Jon Stewart Is Playing Catch-Up At His Own Game
The Problem with Jon Stewart returned to AppleTV+ yesterday as the former Daily Show host began the second season of his long-form late night current affairs TV series with a forty minute episode on the topic of gender-affirming care for minors and the legislation combating its availability. Jon wasted no time returning to form as he showed us a montage of conservative talking heads debating the definition of the word “woman” while he cheerfully fired off lines like “I before E except after C, show me your d— so I know where you pee.”
The former king of political satire is officially back in action, but, during Jon’s six-year hiatus from the genre following his departure from The Daily Show in 2015, the medium itself has melted, morphed, and metastasized into something very different from what it was in the waning Obama years – and it’s Jon’s own progeny who are responsible for the shift. John Oliver is the current master of long-form late night comedic commentary, and Jon Stewart, The Man Who Launched A Thousand Shows, is now following in the footsteps of his own disciples.
2015 was the most chaotic year in the history of what we loosely define as the “political satire pretend news show” genre – Jon Stewart left The Daily Show in February, just a couple months after his friend and former correspondent Stephen Colbert ended The Colbert Report. John Oliver’s Last Week Tonight was still in its infancy – HBO had picked up the program for a second season, but Last Week Tonight still didn’t have the following or the cultural weight that The Daily Show commanded.
The power void left by the departure of two biggest names in left-leaning comedic political commentary led to the creation of programs like The Nightly Show with Larry Wilmore, a Stewart-produced Daily Show spin-off headed by the veteran correspondent in a hybrid talk show/panel show format that would last just two seasons before Comedy Central pulled the plug.
Samantha Bee and her husband Jason Jones jumped ship, joining TBS to create Full Frontal with Samantha Bee in February, 2016, making Bee the only female talk show host in late night. Full Frontal was a weekly show like Last Week Tonight instead of a nightly one like – well – The Nightly Show, and, similar to John Oliver, Bee tried to use the extra time to go more in-depth on topics that couldn’t be fully explained on a show with a constant 24-hour deadline. Full Frontal ran for seven glorious seasons and over 200 total episodes, but, sadly, TBS decided not to renew the show this past June.
Wyatt Cenac was a late pick-up for Jon Stewart protégés, but he would finally get his own show on HBO in 2018 with Wyatt Cenac’s Problem Areas, also produced by John Oliver. The series eschewed the live studio audience entirely as Wyatt instead addressed the camera directly while he walked through three “problems” in each episode. Wyatt tackled broad and complicated issues such as the tenuous relationship between police departments and the communities they serve. The series was canceled after just two seasons.
As Jon Stewart enters the second year of his return to political satire, we can see the fingerprints of his protégés-turned-predecessors all over his new show – The Problem with Jon Stewart brought back the panels of Larry Wilmore, the weekly format and playful tone of Samantha Bee, the serious devotion to the subject matter of Wyatt Cenac, and the laser-focus and intensity of John Oliver. The Problem is an amalgam of all the new additions to the genre since Stewart first stepped out, but the biggest change to the medium since 2015 is simple and obvious – there’s a new sheriff in town. Jon Stewart left the game on top, but now he’s fighting for second place behind John Oliver.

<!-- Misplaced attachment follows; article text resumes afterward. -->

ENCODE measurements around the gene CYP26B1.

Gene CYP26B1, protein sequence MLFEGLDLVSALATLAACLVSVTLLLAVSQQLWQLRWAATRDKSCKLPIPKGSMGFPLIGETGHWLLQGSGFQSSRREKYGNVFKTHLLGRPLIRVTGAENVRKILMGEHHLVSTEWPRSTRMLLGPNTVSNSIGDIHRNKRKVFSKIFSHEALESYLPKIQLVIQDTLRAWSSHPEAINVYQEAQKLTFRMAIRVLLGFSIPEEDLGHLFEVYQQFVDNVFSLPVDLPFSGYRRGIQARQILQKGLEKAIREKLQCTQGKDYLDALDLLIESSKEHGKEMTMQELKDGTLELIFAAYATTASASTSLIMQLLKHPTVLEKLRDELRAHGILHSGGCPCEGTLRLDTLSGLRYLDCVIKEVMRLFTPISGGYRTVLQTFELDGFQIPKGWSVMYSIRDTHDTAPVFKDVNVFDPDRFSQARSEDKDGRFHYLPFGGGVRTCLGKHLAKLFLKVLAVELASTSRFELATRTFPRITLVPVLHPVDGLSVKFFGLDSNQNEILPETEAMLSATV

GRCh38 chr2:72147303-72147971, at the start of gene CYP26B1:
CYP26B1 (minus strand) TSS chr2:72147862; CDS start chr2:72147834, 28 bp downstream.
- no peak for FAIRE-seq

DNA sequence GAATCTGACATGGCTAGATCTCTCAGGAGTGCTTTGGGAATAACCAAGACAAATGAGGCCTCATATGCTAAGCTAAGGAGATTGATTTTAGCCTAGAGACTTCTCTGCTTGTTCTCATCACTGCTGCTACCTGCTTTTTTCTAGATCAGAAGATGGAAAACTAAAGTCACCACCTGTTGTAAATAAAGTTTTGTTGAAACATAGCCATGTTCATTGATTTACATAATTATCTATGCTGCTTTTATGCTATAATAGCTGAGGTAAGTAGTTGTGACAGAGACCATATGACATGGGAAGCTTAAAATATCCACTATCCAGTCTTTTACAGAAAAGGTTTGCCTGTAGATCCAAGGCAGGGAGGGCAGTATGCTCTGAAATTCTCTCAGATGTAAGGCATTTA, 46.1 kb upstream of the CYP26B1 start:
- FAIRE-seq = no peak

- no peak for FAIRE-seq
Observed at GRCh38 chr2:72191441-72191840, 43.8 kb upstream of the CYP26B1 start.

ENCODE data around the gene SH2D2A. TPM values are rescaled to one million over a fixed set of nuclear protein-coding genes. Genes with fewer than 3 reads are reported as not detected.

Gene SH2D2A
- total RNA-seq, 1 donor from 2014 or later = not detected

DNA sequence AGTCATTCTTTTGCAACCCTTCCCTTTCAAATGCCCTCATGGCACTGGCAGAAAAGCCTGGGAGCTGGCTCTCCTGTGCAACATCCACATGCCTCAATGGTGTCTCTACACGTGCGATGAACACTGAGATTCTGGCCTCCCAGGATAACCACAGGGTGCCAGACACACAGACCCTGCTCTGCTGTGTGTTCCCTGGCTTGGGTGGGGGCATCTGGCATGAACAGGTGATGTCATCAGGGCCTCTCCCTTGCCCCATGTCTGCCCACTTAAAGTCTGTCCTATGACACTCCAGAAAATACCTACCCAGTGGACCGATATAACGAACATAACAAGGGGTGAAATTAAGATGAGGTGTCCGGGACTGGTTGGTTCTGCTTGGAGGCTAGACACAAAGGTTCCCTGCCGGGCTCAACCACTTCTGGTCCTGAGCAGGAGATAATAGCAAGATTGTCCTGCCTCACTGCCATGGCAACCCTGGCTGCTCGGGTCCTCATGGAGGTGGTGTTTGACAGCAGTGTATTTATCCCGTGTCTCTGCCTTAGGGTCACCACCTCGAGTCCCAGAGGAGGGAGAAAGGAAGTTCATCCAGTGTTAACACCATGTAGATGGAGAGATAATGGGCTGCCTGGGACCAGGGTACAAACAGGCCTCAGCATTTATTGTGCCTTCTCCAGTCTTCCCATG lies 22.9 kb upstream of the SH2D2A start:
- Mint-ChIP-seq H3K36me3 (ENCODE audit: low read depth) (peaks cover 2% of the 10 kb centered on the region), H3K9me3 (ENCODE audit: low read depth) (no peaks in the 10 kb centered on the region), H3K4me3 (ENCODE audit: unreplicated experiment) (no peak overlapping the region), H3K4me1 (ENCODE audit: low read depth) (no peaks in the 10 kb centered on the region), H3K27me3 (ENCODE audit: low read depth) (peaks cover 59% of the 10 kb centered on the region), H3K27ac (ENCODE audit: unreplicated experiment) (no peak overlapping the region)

Out of all of Jon Stewart’s descendants, only John Oliver has managed to stay on the air – the first to leave is the last one standing. Not only has Oliver survived, he’s thrived. Last Week Tonight’s hybrid of humor and investigative reporting has netted 26 Emmys and two Peabody Awards among many other accolades, and the series has made John Oliver the defining voice of comedic anger in an unjust world. The impact of Oliver on the topics he examines has been uncreatively named “The John Oliver Effect,” and his segments have led to tangible political action, including the ending of unfair bail requirements in New York City, crashing the FCC website with complaints about Net Neutrality, and pressuring lawmakers to place major limitations on civil forfeiture laws.
There is no shortage of complicated and important political issues that could use an inquisitive comedian to dissect them in a digestible way for millions of people to gain a greater understanding of the problems facing their communities. Both The Problem with Jon Stewart and Last Week Tonight with John Oliver only work because their respective hosts are equal parts passionate and entertaining – but right now, Last Week Tonight doesn’t have contemporaries, and The Problem with Jon Stewart has a long way to go before it hits anything resembling “The John Oliver Effect.” Jon left late night a master, but he returns as John’s student.
Top Image: Comedy Central
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